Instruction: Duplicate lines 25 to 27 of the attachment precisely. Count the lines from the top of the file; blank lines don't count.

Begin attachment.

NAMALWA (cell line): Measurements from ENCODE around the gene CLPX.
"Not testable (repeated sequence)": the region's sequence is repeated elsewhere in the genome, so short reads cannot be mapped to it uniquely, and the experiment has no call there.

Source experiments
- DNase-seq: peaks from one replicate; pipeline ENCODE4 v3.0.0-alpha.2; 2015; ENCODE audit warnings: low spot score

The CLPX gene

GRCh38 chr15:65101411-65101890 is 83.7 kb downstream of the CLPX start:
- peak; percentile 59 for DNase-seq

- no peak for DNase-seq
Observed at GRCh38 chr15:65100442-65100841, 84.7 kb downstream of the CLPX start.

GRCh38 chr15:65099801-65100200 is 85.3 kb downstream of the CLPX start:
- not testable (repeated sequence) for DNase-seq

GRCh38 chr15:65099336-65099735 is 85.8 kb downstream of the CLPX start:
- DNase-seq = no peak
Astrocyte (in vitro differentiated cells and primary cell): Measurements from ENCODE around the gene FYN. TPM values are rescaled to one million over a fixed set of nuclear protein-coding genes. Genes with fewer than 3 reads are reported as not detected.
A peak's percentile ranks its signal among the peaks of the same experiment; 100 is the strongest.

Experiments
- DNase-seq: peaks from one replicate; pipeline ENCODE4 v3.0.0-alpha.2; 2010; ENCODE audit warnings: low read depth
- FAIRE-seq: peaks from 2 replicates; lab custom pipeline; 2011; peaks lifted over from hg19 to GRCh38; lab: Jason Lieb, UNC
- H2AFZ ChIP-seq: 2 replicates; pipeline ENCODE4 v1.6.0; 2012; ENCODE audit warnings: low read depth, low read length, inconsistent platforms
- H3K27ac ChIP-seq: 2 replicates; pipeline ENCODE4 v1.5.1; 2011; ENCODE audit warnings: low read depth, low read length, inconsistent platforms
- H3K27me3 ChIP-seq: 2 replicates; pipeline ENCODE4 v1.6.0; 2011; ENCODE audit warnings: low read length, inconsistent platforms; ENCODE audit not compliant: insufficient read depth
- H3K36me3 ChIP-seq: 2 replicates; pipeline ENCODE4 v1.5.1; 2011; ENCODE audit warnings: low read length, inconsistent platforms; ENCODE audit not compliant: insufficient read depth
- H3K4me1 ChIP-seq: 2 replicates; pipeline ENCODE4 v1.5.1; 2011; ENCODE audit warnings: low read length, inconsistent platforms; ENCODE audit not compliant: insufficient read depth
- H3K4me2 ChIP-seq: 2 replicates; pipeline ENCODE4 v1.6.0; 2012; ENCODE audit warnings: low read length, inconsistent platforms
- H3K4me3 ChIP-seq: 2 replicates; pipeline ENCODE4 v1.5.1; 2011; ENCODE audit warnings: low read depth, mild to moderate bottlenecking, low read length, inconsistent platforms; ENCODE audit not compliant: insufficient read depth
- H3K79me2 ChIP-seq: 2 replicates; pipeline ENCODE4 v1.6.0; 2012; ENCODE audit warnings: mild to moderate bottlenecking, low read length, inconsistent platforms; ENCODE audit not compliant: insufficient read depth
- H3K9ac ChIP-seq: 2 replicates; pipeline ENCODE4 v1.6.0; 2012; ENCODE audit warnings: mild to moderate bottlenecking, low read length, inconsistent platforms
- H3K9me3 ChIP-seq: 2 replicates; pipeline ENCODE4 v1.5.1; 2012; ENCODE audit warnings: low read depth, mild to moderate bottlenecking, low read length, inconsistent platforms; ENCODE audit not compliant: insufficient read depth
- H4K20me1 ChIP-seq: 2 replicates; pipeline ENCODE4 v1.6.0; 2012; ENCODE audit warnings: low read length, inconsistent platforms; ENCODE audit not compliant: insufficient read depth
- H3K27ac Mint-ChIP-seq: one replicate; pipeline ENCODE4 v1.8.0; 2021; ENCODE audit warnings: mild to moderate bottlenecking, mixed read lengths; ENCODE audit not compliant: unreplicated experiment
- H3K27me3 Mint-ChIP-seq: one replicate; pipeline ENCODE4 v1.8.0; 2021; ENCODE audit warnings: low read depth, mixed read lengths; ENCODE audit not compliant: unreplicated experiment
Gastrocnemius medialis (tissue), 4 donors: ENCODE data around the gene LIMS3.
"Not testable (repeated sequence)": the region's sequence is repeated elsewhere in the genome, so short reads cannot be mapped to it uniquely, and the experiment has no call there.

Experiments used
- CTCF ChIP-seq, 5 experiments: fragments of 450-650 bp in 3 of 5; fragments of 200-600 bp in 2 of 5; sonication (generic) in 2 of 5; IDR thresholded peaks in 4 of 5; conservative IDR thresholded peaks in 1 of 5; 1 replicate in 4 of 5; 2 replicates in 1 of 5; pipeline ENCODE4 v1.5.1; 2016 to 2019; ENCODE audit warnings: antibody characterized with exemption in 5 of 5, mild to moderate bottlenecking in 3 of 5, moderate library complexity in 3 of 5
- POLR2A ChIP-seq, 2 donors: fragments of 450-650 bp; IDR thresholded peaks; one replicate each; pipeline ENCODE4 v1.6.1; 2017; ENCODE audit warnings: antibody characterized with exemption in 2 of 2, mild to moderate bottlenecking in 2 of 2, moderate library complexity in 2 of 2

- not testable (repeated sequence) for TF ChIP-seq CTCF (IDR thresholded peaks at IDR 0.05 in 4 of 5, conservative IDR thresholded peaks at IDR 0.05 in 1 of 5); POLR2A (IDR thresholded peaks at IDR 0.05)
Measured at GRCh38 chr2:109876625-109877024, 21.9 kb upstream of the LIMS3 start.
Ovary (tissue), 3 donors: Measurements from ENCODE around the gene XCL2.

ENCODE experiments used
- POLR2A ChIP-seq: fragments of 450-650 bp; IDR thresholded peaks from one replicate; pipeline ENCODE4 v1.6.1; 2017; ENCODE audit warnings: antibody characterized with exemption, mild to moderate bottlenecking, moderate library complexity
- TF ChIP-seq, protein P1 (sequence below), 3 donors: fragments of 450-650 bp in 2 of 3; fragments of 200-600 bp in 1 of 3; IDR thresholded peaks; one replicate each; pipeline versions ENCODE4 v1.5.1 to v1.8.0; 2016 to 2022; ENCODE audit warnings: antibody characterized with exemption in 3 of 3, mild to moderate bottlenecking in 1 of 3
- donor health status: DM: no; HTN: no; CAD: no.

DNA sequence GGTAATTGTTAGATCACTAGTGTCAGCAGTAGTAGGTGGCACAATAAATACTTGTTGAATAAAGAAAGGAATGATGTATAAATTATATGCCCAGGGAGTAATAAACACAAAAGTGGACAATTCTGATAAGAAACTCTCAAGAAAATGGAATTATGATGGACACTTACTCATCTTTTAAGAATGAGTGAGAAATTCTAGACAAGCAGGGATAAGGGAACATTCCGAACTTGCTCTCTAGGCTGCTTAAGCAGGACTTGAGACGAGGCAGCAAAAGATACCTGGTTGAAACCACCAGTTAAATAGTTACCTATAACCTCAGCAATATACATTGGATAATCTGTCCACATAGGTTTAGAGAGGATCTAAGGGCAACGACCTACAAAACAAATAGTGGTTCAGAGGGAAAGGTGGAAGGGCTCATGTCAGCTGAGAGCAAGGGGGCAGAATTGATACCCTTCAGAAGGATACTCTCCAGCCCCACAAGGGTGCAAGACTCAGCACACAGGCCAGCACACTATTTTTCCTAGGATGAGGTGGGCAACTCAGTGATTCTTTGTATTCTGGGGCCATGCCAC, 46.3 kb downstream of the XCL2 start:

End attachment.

- H3K4me3 ChIP-seq: 2 replicates; pipeline ENCODE4 v1.5.1; 2011; ENCODE audit warnings: low read depth, mild to moderate bottlenecking, low read length, inconsistent platforms; ENCODE audit not compliant: insufficient read depth
- H3K79me2 ChIP-seq: 2 replicates; pipeline ENCODE4 v1.6.0; 2012; ENCODE audit warnings: mild to moderate bottlenecking, low read length, inconsistent platforms; ENCODE audit not compliant: insufficient read depth
- H3K9ac ChIP-seq: 2 replicates; pipeline ENCODE4 v1.6.0; 2012; ENCODE audit warnings: mild to moderate bottlenecking, low read length, inconsistent platforms